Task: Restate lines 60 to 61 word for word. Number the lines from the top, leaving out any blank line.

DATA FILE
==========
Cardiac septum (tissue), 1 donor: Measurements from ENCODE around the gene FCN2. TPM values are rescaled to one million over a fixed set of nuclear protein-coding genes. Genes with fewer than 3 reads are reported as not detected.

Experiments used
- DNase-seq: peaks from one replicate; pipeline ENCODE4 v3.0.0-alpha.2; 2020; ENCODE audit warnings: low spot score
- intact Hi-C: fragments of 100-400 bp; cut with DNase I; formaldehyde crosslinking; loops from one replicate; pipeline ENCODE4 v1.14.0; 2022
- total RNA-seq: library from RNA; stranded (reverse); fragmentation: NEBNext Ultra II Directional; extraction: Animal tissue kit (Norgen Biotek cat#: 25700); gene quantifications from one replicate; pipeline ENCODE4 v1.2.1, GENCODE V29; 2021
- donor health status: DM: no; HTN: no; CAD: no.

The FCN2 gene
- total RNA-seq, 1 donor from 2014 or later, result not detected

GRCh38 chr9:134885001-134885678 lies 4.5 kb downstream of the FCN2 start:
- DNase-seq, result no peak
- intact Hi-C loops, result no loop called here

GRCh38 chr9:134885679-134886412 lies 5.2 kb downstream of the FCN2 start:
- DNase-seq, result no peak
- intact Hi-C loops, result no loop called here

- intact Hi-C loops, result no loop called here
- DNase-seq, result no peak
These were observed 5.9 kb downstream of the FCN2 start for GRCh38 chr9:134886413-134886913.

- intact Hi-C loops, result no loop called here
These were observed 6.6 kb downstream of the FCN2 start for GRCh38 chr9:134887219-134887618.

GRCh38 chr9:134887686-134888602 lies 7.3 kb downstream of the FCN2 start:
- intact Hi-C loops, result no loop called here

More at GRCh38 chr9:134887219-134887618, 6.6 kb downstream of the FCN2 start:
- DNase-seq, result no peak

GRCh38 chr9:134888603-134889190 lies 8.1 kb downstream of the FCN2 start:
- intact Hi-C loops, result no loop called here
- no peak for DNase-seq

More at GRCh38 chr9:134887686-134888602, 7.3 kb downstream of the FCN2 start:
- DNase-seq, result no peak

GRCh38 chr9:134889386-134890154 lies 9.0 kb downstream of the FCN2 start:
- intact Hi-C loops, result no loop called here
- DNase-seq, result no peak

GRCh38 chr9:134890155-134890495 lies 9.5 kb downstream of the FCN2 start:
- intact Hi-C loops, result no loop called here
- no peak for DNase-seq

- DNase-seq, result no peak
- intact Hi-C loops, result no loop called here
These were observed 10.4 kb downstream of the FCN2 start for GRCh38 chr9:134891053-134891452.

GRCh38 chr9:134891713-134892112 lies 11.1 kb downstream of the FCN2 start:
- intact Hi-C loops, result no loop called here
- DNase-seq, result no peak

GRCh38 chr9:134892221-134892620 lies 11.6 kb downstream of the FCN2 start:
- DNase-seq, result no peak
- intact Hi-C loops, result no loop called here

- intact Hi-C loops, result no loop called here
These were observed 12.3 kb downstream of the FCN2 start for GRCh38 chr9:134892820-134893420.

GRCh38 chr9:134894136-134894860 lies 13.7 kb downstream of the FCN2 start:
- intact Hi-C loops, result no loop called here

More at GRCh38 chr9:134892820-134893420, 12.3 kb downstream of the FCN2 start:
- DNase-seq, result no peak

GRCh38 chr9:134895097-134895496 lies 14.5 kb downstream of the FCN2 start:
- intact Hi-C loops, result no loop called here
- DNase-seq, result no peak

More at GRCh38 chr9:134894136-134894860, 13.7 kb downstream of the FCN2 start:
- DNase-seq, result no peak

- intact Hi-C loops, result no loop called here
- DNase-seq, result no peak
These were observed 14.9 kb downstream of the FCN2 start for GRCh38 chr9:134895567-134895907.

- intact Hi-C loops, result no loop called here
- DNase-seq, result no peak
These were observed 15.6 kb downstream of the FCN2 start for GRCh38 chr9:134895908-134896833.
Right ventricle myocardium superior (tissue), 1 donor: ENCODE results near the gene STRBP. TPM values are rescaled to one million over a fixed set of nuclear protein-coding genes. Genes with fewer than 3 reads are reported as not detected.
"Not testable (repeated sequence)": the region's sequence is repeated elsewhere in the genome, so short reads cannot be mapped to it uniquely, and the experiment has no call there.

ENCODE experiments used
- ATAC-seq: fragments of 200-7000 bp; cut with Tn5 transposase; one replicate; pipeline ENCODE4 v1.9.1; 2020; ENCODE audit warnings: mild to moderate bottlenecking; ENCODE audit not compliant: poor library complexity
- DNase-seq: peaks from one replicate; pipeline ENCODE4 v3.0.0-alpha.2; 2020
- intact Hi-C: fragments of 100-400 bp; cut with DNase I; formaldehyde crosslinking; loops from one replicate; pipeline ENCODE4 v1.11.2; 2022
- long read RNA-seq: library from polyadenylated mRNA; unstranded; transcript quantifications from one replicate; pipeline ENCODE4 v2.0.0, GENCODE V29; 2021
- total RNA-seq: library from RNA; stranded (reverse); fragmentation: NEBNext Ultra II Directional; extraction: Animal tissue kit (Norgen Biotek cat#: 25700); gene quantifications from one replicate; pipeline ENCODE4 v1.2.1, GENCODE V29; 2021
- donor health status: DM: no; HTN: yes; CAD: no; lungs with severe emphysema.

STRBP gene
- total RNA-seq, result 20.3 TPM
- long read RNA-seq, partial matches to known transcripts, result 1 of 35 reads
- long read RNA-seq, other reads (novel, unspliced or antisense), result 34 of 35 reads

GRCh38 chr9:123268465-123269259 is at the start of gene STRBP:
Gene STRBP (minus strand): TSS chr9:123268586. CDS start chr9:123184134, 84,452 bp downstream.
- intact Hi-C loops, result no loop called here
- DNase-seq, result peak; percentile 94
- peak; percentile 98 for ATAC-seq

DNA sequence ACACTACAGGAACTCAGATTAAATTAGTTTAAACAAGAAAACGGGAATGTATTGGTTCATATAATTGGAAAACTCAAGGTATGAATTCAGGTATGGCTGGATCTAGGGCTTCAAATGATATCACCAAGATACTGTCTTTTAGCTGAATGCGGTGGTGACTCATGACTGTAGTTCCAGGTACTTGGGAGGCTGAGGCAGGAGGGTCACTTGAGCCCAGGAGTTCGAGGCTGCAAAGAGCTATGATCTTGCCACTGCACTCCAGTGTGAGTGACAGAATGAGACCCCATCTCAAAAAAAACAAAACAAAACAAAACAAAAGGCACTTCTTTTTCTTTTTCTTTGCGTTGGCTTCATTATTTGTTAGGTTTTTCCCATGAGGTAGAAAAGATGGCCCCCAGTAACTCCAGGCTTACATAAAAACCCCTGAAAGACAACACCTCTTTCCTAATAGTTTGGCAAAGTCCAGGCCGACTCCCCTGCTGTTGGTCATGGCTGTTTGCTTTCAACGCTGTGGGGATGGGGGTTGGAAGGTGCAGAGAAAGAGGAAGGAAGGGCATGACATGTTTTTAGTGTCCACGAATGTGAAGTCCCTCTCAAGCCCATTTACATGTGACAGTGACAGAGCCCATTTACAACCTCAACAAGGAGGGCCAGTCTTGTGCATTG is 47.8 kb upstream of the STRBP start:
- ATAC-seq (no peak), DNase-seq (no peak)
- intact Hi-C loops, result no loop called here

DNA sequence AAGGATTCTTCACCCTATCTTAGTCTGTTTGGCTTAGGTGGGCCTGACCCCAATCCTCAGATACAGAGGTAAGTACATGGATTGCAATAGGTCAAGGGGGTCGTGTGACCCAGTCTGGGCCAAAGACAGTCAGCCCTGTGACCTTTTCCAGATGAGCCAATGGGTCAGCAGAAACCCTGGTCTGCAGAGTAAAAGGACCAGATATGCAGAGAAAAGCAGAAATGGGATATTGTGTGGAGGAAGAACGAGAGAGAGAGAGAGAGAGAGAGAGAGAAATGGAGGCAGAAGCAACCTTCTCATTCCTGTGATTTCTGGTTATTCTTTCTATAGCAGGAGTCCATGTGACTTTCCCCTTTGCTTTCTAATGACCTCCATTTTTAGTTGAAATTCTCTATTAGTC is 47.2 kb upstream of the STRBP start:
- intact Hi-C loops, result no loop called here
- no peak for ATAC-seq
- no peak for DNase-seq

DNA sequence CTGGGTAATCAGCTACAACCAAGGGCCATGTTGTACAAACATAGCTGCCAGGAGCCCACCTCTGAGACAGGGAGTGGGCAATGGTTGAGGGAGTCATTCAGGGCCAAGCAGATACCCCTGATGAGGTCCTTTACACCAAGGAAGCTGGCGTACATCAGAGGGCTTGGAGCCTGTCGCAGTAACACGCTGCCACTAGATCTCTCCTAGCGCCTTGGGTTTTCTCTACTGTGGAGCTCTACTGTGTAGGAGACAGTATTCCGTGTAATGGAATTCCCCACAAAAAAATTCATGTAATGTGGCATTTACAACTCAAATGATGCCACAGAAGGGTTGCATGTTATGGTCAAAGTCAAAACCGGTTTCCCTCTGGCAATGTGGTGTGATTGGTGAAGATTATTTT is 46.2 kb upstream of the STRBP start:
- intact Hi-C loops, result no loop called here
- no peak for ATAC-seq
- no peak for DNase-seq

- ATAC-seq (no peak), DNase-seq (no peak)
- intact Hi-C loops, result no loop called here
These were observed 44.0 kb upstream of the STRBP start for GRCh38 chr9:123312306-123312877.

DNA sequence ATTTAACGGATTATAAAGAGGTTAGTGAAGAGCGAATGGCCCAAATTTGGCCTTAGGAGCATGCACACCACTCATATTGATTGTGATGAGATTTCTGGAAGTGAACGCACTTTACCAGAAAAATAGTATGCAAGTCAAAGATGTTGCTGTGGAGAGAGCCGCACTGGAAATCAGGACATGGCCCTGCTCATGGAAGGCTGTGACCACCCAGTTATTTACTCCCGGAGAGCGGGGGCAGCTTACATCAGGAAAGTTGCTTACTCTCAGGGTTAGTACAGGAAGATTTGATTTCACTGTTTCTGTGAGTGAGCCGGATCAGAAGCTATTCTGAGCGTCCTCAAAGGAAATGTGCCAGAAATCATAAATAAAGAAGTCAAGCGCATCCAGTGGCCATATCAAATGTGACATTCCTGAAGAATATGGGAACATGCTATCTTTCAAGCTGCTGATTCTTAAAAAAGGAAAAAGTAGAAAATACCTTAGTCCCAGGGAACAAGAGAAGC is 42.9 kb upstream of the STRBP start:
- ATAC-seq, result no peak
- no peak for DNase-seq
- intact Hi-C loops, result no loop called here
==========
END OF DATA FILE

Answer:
These were observed 15.6 kb downstream of the FCN2 start for GRCh38 chr9:134895908-134896833.
Right ventricle myocardium superior (tissue), 1 donor: ENCODE results near the gene STRBP. TPM values are rescaled to one million over a fixed set of nuclear protein-coding genes. Genes with fewer than 3 reads are reported as not detected.